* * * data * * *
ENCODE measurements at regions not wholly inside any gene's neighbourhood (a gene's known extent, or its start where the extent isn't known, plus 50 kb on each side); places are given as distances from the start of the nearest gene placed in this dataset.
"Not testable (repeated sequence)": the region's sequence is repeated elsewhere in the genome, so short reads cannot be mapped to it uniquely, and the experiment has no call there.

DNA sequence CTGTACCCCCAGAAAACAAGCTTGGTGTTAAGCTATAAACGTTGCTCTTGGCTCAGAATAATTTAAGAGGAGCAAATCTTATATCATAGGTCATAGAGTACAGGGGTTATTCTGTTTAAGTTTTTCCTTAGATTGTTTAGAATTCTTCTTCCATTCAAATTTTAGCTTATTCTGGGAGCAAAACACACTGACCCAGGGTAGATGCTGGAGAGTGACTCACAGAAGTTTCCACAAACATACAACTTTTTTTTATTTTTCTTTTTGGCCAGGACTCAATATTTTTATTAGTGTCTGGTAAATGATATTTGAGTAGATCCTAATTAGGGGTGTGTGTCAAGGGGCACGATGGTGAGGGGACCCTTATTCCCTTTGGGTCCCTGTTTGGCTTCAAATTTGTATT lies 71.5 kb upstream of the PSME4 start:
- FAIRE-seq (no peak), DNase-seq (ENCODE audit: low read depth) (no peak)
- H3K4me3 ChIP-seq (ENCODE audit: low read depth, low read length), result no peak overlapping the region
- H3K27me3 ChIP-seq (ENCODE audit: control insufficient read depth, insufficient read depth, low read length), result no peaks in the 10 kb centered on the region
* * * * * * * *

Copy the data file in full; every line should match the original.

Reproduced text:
ENCODE measurements at regions not wholly inside any gene's neighbourhood (a gene's known extent, or its start where the extent isn't known, plus 50 kb on each side); places are given as distances from the start of the nearest gene placed in this dataset.
"Not testable (repeated sequence)": the region's sequence is repeated elsewhere in the genome, so short reads cannot be mapped to it uniquely, and the experiment has no call there.

DNA sequence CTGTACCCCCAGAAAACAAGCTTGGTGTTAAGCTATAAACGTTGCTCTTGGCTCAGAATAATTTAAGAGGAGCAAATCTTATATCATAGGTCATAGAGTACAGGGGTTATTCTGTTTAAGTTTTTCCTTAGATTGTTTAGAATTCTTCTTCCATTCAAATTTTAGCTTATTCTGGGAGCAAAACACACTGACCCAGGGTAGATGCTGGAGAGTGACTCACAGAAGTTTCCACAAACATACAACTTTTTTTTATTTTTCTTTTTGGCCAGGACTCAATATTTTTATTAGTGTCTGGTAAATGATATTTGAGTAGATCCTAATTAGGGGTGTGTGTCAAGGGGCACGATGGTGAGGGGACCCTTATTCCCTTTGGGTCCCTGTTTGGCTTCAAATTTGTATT lies 71.5 kb upstream of the PSME4 start:
- FAIRE-seq (no peak), DNase-seq (ENCODE audit: low read depth) (no peak)
- H3K4me3 ChIP-seq (ENCODE audit: low read depth, low read length), result no peak overlapping the region
- H3K27me3 ChIP-seq (ENCODE audit: control insufficient read depth, insufficient read depth, low read length), result no peaks in the 10 kb centered on the region